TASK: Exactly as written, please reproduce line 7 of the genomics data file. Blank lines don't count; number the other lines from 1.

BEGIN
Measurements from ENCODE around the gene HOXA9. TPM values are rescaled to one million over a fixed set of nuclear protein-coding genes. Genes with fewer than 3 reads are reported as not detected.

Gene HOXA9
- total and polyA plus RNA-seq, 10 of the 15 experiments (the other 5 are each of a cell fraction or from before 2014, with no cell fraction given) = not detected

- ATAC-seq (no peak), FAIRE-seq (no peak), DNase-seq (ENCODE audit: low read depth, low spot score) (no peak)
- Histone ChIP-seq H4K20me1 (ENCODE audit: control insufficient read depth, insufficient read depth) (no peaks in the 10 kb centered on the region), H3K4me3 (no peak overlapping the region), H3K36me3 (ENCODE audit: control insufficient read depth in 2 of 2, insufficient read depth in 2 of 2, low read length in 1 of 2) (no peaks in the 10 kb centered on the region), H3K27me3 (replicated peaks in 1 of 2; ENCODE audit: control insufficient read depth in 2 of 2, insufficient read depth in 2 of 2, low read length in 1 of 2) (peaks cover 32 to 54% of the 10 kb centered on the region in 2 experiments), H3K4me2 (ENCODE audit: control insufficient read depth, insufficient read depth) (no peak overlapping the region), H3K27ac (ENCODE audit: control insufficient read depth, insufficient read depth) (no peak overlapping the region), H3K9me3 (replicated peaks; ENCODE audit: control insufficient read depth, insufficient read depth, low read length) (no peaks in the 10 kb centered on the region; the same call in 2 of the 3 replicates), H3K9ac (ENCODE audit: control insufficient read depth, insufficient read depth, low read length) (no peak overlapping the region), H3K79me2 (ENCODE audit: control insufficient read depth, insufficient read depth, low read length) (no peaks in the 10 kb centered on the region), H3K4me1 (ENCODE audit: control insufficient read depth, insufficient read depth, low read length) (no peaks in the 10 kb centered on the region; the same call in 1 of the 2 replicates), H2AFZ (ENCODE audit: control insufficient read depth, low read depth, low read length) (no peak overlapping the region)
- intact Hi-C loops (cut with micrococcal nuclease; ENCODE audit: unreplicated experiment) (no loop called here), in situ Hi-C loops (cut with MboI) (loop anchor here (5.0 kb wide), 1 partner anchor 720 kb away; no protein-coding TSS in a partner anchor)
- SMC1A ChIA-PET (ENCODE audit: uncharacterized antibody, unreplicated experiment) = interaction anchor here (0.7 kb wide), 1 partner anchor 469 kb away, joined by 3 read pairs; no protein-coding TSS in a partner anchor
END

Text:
- SMC1A ChIA-PET (ENCODE audit: uncharacterized antibody, unreplicated experiment) = interaction anchor here (0.7 kb wide), 1 partner anchor 469 kb away, joined by 3 read pairs; no protein-coding TSS in a partner anchor